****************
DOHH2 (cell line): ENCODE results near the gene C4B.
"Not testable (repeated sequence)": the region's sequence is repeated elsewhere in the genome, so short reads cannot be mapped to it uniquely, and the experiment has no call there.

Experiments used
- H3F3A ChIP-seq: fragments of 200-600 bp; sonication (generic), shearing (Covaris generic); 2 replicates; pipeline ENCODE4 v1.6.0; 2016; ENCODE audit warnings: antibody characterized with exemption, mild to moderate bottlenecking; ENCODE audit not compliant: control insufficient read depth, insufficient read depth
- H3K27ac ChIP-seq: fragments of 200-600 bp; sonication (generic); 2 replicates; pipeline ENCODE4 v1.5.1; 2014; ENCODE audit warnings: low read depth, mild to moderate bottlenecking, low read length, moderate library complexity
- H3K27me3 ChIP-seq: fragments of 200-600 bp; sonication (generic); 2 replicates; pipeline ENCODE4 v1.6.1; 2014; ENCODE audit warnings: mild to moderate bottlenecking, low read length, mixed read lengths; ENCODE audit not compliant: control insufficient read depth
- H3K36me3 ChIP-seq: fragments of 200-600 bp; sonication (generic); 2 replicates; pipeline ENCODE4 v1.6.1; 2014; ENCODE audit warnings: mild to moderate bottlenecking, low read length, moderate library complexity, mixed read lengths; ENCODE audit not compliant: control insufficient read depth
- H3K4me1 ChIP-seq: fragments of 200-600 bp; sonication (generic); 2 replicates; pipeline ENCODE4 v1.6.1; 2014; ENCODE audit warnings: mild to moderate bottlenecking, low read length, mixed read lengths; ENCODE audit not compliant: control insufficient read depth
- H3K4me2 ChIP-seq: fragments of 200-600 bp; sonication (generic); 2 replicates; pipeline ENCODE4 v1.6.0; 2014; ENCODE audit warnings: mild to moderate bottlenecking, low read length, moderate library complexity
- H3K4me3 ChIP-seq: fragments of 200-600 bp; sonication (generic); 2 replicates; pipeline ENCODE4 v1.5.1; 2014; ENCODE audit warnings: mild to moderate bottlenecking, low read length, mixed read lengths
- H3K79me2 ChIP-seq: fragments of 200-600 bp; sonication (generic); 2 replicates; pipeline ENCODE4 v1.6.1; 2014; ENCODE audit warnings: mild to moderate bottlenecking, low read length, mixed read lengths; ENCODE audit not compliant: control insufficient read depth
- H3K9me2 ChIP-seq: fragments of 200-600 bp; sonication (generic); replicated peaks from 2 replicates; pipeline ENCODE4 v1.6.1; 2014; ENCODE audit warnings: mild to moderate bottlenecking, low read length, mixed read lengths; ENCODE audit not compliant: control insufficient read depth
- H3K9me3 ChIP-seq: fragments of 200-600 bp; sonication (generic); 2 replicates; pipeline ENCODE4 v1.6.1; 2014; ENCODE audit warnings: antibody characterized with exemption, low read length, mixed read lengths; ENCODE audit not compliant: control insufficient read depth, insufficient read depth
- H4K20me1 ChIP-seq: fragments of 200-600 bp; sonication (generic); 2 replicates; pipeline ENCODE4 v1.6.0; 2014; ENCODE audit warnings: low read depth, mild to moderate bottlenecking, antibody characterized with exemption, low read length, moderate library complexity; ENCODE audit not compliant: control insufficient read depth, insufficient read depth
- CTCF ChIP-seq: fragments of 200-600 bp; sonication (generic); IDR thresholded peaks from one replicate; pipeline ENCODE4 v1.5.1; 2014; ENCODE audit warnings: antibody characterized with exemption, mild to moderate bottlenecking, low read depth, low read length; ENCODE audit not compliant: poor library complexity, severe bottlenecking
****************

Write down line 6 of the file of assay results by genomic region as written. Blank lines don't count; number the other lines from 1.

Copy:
- H3K27me3 ChIP-seq: fragments of 200-600 bp; sonication (generic); 2 replicates; pipeline ENCODE4 v1.6.1; 2014; ENCODE audit warnings: mild to moderate bottlenecking, low read length, mixed read lengths; ENCODE audit not compliant: control insufficient read depth